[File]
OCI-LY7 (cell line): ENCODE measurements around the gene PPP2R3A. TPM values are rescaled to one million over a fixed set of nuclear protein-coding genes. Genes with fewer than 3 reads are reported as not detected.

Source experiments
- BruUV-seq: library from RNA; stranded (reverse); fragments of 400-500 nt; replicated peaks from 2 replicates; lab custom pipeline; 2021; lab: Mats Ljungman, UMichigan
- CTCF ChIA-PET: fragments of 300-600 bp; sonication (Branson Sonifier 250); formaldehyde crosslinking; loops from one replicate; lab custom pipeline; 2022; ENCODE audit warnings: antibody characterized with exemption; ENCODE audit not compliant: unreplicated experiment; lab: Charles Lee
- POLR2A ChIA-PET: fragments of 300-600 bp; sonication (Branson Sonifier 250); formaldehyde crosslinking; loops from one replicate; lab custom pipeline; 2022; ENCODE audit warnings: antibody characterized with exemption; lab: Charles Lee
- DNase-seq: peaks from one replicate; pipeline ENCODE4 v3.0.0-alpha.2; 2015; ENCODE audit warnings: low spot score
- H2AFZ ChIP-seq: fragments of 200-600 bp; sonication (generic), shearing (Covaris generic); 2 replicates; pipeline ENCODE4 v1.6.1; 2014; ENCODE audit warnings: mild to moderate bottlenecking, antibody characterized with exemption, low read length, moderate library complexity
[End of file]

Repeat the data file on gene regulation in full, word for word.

OCI-LY7 (cell line): ENCODE measurements around the gene PPP2R3A. TPM values are rescaled to one million over a fixed set of nuclear protein-coding genes. Genes with fewer than 3 reads are reported as not detected.

Source experiments
- BruUV-seq: library from RNA; stranded (reverse); fragments of 400-500 nt; replicated peaks from 2 replicates; lab custom pipeline; 2021; lab: Mats Ljungman, UMichigan
- CTCF ChIA-PET: fragments of 300-600 bp; sonication (Branson Sonifier 250); formaldehyde crosslinking; loops from one replicate; lab custom pipeline; 2022; ENCODE audit warnings: antibody characterized with exemption; ENCODE audit not compliant: unreplicated experiment; lab: Charles Lee
- POLR2A ChIA-PET: fragments of 300-600 bp; sonication (Branson Sonifier 250); formaldehyde crosslinking; loops from one replicate; lab custom pipeline; 2022; ENCODE audit warnings: antibody characterized with exemption; lab: Charles Lee
- DNase-seq: peaks from one replicate; pipeline ENCODE4 v3.0.0-alpha.2; 2015; ENCODE audit warnings: low spot score
- H2AFZ ChIP-seq: fragments of 200-600 bp; sonication (generic), shearing (Covaris generic); 2 replicates; pipeline ENCODE4 v1.6.1; 2014; ENCODE audit warnings: mild to moderate bottlenecking, antibody characterized with exemption, low read length, moderate library complexity